CIARÀN MCDONALD has accused the GAA of not respecting players and questioned how serious the Association is about addressing burnout following the refusal of the Munster Council to move the U-21 football final from last Saturday, 24 hours before the Tipperary seniors’ promotion decider.
McDonald was involved in both games and suffered the heartbreak of losing the U-21 final to a last-minute Cork goal before the Premier booked their place in Division 2 of next year’s league.
A second year medicine student at NUIG, McDonald was not pleased by the Munster Council’s intransigence.
“We’d never won the Munster U-21 championship before and I thought this was going to be the year,” said the Aherlow clubman.
“I wasn’t happy but what can I do? I really don’t like the way they did it. It’s ridiculous really. It’s a recipe for burnout having to tog out for the U-21s and the next day tog out for the seniors. (That’s) two high-intensity games and then having to go up to college the next week for exams.
“If that’s not the recipe for burnout, then what is? They’re not showing respect to the players, in my opinion.”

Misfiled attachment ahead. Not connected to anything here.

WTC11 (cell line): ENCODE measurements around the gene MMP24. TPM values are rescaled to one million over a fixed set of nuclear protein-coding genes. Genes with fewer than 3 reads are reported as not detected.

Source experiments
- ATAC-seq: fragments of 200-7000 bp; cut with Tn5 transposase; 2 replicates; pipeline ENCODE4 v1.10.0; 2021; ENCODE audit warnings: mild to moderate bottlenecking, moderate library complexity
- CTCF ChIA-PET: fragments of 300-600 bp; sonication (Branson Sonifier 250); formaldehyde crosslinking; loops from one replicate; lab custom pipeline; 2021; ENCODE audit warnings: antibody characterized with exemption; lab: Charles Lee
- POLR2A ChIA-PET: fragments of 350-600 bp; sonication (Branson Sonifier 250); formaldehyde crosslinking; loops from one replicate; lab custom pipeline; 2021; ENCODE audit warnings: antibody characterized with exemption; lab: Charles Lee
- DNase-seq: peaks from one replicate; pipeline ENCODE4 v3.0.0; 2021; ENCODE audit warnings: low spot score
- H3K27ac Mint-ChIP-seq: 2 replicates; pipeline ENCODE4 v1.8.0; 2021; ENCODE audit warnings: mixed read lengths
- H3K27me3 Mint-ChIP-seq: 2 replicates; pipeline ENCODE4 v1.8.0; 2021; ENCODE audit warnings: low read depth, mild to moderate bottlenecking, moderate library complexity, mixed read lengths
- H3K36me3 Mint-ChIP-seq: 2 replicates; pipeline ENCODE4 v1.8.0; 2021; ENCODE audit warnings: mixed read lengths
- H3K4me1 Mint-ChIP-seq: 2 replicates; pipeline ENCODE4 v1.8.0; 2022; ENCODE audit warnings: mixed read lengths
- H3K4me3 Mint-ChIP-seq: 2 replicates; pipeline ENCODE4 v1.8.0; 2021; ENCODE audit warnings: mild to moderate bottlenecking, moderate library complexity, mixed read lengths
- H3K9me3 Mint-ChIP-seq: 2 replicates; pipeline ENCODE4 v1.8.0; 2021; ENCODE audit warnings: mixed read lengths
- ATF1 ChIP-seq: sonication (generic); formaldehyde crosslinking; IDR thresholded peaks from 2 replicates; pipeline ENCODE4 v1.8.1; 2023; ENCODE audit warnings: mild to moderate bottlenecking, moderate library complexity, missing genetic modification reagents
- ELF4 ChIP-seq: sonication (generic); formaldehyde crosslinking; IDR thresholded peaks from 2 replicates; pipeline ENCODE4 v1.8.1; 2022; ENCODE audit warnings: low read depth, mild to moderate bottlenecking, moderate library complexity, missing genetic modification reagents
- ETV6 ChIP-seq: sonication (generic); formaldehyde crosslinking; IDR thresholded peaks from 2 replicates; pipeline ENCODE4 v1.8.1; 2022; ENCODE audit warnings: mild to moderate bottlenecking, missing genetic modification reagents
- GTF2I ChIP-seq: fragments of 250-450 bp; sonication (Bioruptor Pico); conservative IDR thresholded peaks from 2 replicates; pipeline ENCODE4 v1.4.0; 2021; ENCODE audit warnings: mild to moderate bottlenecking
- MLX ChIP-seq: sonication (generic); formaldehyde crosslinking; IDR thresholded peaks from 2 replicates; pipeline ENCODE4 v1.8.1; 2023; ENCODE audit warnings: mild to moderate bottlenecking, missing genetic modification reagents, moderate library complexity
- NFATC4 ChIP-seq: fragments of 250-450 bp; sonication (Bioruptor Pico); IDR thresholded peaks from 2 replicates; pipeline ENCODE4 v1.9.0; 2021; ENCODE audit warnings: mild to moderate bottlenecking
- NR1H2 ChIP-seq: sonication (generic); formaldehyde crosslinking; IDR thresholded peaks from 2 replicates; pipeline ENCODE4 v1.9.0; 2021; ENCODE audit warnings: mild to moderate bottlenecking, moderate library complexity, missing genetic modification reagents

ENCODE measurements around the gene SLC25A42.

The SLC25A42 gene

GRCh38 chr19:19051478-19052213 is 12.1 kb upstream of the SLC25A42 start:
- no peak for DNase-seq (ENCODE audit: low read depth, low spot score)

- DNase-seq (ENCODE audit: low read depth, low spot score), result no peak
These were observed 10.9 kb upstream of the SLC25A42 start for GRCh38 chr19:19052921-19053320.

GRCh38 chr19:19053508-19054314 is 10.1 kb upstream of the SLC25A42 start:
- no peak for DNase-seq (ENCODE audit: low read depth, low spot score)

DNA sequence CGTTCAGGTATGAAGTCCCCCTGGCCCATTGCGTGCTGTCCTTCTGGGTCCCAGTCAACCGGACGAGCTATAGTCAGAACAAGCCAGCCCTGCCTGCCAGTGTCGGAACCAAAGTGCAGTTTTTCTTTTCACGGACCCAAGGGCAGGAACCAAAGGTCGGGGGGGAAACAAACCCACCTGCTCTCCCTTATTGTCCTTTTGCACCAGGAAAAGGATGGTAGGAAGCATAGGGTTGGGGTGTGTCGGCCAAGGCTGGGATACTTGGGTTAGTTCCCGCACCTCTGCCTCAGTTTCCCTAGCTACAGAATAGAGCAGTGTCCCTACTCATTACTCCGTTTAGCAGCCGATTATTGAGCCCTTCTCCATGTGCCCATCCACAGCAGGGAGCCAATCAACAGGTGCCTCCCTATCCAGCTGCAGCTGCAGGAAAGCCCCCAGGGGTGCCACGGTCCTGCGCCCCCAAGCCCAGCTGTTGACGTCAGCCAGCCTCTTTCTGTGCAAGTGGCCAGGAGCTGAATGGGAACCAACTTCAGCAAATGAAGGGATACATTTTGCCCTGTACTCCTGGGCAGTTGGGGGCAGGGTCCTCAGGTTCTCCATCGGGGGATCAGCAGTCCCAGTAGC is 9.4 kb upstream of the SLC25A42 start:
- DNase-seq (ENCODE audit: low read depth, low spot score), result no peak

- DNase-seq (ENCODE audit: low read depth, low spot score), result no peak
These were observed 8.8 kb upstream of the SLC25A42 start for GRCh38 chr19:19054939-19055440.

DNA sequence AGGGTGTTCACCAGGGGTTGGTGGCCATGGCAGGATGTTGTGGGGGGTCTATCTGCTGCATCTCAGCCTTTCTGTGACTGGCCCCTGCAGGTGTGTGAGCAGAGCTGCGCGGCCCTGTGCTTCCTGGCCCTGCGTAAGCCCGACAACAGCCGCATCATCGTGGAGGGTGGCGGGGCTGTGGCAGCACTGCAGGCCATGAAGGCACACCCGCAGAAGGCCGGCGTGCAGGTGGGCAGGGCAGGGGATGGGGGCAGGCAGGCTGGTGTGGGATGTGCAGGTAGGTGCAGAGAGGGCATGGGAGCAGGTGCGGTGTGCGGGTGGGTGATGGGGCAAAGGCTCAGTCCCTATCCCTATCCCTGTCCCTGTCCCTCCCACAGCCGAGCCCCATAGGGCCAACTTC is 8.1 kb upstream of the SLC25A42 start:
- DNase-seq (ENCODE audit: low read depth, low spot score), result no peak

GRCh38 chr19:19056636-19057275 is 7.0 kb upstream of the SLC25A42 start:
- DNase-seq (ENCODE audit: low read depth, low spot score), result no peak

The 20-year-old admits that finding a solution to the overall problem isn’t easy but is not letting the Munster Council off the hook.
“If there was an easy suggestion, it would be suggested already. The fixtures are so clogged up. The U-21 game could have been on Wednesday night but the Munster Council just didn’t want to so what can you do?”
The first Tipperary footballer to be named Vodafone player of the month, McDonald received news of the award on April 1 and dismissed it as an April Fool’s gag. One imagines it would have been the same this time last year had he been told that Tipperary would be promoted from Division 3 this season, despite losing their first game to Down.
“It’s been a surprising year,” he concedes. “Our main thing was to stay safe in Division 3 and we ended up getting promoted. We weren’t going for it but it happened the way it did.
“League success isn’t worth much if you don’t do it in the championship. We’re up against a mountain. Limerick are neighbours, it will be a real derby and they will be hurting after the league defeat.
“They hammered us last year in championship so it’s going to be a good game. I’m looking forward to it.”
McDonald praised manager John Evans and his team-mates for creating the right environment in which to prosper.
“He’s a good manager alright but sure what’s the use in having a good teacher if you don’t have good students?” he grins.
“I think John says it himself, the lads take things up rapidly. Training gets done 100%. There’s a good atmosphere in the camp. We are a team in everything we do and are very cohesive together.”
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